As my favorite author is Anthony Trollope, the author of The Way We Live Now, I thought it might be a good time to take stock of where we are now and where we are going as the summer approaches.
Our economic forecasters at Wharton Property Advisors see the return to the office as a recovery in three phases. Following the acute stage of distress, the successful rollout of the vaccine created the platform for the first phase of the recovery which we have experienced in the last six months as Covid cases have fallen precipitously.
We are now entering phase 2 when the vaccinations are starting to hit a critical mass such that people are beginning to feel safe. With over 60% of American adults having received at least one shot, we can see many aspects of the economy which were the most adversely affected by the virus such as travel, entertainment and retail shopping and dining springing back to life. Unfortunately, there is one major exception to this resurgence which is the return to the office which is proceeding at a modest pace, particularly in New York City. Here, there is just an 18.2% employee office attendance rate as of June 2, exactly the same rate as the week before!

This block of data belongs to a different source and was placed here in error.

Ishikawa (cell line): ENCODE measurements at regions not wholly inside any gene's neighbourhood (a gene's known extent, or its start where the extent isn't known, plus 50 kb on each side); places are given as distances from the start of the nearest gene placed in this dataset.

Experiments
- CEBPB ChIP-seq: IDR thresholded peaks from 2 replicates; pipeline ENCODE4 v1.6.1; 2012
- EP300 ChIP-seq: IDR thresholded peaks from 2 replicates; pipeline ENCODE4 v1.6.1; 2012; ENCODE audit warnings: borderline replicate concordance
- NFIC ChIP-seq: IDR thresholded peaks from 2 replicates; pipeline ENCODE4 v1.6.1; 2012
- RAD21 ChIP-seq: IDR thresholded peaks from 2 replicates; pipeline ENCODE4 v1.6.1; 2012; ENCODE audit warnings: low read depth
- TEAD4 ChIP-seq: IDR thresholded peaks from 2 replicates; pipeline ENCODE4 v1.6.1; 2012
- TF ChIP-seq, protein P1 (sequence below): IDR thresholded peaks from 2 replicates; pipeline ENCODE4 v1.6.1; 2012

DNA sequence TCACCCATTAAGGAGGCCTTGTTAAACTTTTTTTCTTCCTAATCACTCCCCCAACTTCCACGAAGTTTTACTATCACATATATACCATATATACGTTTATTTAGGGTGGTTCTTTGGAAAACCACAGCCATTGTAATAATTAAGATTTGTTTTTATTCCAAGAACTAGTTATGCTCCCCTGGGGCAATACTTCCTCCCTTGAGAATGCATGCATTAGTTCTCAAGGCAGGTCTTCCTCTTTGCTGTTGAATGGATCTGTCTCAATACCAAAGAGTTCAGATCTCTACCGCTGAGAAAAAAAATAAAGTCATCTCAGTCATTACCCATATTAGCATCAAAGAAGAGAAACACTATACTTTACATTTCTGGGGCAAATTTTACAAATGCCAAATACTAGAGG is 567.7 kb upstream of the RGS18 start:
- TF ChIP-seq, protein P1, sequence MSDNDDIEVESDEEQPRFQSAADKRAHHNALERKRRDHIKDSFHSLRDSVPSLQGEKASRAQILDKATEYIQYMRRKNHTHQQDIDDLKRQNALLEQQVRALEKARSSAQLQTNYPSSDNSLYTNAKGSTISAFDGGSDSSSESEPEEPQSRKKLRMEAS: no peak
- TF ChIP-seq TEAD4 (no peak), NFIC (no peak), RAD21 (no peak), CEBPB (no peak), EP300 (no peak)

In the coming months, we will start to see a gradual return to the office for the remainder of the year which will pick up speed after Labor Day. As we head into the fall, New York will be in full swing – other than the office. Broadway will be back onstage, tourists will be visiting the city and the neighborhoods will be in full bloom. Most importantly, the schools will be open, which is an essential component to the recovery and return to the office. However, an issue of vital importance is whether employees feel safe. We can’t take our eye off the ball here. The story is not how to accommodate the minority of employees who want the personal freedom of not being vaccinated, which has been the focus of so much commentary and discussion. Rather, the key is how companies are going to accommodate the concerns of the majority of their employees who are vaccinated and want a safe workplace with other vaccinated employees. This is supported by a Harvard Business School online study taken in late March in the link below. The survey found that 71% of respondents were hesitant to go back to work until everyone is fully vaccinated. That is a key data point that should guide managers considering how to handle the delicate office return issue.